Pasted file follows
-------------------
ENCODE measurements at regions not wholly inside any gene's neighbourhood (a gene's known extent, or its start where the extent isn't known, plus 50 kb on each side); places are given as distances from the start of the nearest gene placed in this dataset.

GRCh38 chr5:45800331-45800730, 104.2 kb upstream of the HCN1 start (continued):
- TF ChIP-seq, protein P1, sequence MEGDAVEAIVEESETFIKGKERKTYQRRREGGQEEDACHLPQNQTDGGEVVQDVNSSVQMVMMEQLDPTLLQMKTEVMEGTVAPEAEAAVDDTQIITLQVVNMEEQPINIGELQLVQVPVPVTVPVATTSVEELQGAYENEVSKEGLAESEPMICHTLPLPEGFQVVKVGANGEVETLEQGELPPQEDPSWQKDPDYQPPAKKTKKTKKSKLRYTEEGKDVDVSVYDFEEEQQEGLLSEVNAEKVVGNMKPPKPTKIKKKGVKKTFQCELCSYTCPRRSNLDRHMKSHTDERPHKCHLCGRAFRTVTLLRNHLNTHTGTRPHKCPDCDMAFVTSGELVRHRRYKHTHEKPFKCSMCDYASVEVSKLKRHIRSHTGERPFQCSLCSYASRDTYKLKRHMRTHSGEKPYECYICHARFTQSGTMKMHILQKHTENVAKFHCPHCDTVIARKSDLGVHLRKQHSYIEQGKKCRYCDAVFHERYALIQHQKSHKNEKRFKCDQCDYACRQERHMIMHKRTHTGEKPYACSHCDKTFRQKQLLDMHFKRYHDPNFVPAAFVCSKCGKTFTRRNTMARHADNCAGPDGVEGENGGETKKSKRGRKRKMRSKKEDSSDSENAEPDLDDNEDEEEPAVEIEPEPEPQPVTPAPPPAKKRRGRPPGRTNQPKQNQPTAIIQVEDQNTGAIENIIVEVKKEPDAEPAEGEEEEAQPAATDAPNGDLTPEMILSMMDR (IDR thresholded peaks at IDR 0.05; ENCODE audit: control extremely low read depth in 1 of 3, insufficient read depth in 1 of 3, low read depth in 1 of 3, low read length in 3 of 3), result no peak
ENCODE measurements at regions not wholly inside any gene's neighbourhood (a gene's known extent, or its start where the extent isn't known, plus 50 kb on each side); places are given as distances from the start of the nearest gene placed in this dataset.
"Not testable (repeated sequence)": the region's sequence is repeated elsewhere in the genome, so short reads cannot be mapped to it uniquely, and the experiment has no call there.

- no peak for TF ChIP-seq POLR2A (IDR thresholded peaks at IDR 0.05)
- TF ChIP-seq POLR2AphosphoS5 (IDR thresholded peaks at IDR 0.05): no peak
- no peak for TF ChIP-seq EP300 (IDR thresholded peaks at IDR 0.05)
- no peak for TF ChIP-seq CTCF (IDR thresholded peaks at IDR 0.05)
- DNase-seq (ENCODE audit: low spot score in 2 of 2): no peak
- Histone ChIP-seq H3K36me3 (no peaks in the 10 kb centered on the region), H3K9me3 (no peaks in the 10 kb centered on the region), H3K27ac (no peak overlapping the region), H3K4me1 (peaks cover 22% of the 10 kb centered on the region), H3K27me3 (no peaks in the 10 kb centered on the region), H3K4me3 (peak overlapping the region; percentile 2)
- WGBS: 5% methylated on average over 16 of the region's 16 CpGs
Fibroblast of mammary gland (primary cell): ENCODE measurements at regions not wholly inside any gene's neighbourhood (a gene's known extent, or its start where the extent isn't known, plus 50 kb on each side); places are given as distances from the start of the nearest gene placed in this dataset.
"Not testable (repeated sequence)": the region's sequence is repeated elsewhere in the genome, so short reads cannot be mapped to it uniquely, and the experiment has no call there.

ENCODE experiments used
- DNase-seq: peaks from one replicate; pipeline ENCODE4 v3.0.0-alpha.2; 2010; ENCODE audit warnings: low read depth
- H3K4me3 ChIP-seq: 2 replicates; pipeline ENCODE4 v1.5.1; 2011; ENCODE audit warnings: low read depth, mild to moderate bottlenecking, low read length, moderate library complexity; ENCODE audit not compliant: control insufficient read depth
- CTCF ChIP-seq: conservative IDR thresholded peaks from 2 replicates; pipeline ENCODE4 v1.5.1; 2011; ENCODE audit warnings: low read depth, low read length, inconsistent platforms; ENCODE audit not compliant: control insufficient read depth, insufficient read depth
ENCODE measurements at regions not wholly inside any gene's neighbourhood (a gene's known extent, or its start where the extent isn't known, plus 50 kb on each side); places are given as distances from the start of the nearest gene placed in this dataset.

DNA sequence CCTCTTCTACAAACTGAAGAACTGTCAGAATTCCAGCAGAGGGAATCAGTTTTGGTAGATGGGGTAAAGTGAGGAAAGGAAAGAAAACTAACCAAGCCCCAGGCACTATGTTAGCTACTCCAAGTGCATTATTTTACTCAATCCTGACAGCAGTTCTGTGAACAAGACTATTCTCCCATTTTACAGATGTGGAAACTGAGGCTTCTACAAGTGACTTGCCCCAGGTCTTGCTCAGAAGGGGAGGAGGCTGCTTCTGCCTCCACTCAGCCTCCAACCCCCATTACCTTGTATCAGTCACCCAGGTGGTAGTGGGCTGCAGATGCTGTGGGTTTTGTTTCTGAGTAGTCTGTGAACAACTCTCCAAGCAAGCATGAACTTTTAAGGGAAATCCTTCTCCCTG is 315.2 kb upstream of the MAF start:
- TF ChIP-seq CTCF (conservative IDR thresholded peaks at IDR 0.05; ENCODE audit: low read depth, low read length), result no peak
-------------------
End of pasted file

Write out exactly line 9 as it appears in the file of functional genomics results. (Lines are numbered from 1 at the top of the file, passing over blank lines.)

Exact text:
- no peak for TF ChIP-seq CTCF (IDR thresholded peaks at IDR 0.05)